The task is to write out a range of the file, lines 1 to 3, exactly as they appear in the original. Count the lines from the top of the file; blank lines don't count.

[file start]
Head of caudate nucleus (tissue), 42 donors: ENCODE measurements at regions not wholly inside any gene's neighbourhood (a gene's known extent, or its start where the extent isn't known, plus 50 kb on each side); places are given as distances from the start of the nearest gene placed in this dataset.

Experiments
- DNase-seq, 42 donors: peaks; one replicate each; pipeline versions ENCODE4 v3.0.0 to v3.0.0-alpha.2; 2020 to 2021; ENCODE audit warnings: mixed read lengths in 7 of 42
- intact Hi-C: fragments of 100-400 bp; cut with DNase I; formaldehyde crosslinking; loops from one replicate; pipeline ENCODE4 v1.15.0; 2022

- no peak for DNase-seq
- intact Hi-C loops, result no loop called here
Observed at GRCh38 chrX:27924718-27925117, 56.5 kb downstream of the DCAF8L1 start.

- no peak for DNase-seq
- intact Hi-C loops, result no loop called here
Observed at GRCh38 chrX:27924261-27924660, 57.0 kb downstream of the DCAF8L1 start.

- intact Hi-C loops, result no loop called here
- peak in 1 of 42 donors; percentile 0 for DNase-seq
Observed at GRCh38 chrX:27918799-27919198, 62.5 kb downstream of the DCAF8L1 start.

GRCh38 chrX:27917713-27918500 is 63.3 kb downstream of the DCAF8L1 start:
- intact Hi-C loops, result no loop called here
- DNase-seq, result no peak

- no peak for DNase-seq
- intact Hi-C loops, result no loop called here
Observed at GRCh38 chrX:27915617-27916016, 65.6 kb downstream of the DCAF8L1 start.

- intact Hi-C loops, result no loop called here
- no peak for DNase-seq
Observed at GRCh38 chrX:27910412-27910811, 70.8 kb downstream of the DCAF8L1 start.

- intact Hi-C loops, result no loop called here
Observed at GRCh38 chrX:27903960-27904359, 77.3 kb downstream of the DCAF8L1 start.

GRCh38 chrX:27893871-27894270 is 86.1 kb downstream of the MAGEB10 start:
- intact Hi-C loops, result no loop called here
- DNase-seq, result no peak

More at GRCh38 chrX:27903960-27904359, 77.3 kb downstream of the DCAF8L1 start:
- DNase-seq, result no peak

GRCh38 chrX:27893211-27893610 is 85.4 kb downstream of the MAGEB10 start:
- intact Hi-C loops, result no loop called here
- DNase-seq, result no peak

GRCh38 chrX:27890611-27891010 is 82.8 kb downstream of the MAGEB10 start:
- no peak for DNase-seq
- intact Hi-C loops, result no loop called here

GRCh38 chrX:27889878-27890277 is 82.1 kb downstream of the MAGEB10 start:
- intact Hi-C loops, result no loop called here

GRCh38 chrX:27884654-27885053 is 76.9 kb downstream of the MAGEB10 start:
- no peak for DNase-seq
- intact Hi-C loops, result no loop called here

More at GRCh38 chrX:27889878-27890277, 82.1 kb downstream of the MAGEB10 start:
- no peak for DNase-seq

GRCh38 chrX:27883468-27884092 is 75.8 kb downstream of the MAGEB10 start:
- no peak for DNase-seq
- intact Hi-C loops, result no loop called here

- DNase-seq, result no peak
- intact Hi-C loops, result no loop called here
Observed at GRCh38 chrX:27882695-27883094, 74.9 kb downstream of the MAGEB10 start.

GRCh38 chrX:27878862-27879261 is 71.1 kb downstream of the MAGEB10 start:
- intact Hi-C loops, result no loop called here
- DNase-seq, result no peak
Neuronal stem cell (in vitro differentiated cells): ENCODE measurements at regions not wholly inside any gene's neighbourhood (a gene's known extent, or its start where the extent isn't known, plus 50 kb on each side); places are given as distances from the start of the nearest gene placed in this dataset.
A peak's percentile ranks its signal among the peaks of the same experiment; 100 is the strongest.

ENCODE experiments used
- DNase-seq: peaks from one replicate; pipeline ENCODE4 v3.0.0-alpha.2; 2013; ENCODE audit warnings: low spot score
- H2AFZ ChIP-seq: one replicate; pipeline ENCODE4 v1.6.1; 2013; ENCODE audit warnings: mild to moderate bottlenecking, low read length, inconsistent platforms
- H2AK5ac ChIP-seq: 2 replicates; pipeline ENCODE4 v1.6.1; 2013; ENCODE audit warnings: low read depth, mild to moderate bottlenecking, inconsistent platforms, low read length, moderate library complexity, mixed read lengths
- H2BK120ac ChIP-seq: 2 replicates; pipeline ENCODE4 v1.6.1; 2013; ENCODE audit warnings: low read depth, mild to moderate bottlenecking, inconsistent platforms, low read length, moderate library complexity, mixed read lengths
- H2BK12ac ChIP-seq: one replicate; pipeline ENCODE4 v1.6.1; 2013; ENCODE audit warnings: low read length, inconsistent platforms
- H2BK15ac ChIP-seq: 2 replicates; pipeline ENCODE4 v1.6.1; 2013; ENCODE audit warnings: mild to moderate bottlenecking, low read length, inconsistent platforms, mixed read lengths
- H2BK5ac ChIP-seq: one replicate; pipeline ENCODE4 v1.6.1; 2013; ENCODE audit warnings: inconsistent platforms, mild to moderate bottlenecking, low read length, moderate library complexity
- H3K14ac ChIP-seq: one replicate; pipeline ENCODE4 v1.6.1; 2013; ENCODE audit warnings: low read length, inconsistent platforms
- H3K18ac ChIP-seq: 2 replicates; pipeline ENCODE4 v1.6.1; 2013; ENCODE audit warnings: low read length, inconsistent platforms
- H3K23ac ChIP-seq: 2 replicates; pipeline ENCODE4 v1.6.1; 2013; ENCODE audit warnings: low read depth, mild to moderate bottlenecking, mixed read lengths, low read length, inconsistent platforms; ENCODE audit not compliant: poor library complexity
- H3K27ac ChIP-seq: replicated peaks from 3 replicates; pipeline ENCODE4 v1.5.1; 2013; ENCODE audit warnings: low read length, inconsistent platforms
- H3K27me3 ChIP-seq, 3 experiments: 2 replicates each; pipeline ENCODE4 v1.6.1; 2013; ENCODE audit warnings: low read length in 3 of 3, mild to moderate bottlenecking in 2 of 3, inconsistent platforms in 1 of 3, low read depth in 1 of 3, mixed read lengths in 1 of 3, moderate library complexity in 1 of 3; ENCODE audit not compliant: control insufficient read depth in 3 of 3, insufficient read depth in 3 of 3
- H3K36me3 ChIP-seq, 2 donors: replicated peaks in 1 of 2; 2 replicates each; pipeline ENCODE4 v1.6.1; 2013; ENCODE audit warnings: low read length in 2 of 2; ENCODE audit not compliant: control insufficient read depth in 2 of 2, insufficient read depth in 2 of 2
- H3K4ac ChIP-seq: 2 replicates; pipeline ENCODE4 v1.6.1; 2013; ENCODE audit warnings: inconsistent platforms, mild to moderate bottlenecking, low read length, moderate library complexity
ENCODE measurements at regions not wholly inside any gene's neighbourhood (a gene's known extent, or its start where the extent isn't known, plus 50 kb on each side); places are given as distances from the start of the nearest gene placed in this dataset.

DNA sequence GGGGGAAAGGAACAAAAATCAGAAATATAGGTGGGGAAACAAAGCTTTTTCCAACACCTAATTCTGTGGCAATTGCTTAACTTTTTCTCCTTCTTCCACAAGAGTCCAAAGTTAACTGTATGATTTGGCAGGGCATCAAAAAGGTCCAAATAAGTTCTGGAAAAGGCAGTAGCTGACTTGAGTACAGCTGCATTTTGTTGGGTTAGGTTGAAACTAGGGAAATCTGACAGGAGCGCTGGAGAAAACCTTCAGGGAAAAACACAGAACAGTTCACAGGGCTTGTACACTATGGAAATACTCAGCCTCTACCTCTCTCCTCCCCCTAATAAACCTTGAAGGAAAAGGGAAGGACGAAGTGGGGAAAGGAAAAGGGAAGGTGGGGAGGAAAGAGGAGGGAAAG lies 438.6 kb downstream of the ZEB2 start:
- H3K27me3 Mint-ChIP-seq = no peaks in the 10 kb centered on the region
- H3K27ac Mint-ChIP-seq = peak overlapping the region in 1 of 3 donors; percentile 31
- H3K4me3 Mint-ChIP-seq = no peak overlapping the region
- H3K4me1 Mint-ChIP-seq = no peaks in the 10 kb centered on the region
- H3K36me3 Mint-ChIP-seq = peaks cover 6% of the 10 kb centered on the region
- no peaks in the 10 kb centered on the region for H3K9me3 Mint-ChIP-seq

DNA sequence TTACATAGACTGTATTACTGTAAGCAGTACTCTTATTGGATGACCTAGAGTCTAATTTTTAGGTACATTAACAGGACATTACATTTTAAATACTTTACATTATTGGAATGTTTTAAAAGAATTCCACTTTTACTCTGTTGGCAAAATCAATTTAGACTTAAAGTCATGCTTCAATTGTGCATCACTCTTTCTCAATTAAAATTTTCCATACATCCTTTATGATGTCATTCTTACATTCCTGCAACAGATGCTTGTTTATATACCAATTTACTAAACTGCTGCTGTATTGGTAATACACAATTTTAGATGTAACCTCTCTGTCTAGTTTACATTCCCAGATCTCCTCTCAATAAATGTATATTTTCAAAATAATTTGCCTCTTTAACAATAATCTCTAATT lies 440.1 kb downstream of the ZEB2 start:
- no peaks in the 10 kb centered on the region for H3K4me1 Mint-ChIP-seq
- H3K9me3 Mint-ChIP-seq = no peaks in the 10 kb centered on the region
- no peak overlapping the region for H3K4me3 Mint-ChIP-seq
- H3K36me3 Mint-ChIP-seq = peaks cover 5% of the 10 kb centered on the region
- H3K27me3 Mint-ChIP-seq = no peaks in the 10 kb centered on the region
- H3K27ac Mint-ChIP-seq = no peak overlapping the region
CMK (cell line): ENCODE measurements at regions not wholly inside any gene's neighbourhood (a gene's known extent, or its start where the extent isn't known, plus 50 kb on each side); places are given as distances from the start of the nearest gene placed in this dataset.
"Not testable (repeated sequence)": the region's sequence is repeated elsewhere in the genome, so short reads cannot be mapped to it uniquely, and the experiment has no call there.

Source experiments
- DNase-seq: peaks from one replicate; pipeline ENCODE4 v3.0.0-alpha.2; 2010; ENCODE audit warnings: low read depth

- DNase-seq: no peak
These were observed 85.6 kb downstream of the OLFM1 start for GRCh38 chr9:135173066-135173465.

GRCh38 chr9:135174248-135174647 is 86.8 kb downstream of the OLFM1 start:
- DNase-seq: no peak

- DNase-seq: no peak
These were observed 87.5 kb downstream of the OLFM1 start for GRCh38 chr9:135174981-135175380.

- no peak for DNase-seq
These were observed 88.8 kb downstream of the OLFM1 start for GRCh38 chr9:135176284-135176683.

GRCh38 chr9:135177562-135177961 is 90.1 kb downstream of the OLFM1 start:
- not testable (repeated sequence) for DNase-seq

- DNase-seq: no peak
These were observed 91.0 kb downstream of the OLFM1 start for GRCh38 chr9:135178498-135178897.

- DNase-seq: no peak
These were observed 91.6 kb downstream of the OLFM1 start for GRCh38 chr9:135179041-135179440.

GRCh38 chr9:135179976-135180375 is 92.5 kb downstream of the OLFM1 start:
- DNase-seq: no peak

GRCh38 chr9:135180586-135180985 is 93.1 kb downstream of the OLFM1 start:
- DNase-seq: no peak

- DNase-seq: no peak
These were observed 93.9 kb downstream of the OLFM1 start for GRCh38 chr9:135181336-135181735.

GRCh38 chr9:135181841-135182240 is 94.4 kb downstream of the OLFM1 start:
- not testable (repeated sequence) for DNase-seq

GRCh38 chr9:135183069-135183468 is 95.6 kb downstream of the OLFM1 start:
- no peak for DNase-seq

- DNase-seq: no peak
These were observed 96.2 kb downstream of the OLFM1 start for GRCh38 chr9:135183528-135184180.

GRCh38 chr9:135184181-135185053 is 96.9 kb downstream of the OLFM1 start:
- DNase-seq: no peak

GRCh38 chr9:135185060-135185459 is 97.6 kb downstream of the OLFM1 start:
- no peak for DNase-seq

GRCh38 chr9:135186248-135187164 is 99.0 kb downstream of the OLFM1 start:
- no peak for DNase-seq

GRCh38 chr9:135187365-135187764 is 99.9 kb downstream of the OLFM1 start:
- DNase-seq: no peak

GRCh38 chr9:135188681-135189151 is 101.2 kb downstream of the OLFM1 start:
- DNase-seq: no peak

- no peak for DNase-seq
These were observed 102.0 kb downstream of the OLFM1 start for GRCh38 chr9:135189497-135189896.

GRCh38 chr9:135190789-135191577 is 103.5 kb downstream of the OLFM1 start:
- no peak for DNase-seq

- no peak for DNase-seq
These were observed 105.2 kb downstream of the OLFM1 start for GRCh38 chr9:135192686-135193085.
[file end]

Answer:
Head of caudate nucleus (tissue), 42 donors: ENCODE measurements at regions not wholly inside any gene's neighbourhood (a gene's known extent, or its start where the extent isn't known, plus 50 kb on each side); places are given as distances from the start of the nearest gene placed in this dataset.

Experiments
- DNase-seq, 42 donors: peaks; one replicate each; pipeline versions ENCODE4 v3.0.0 to v3.0.0-alpha.2; 2020 to 2021; ENCODE audit warnings: mixed read lengths in 7 of 42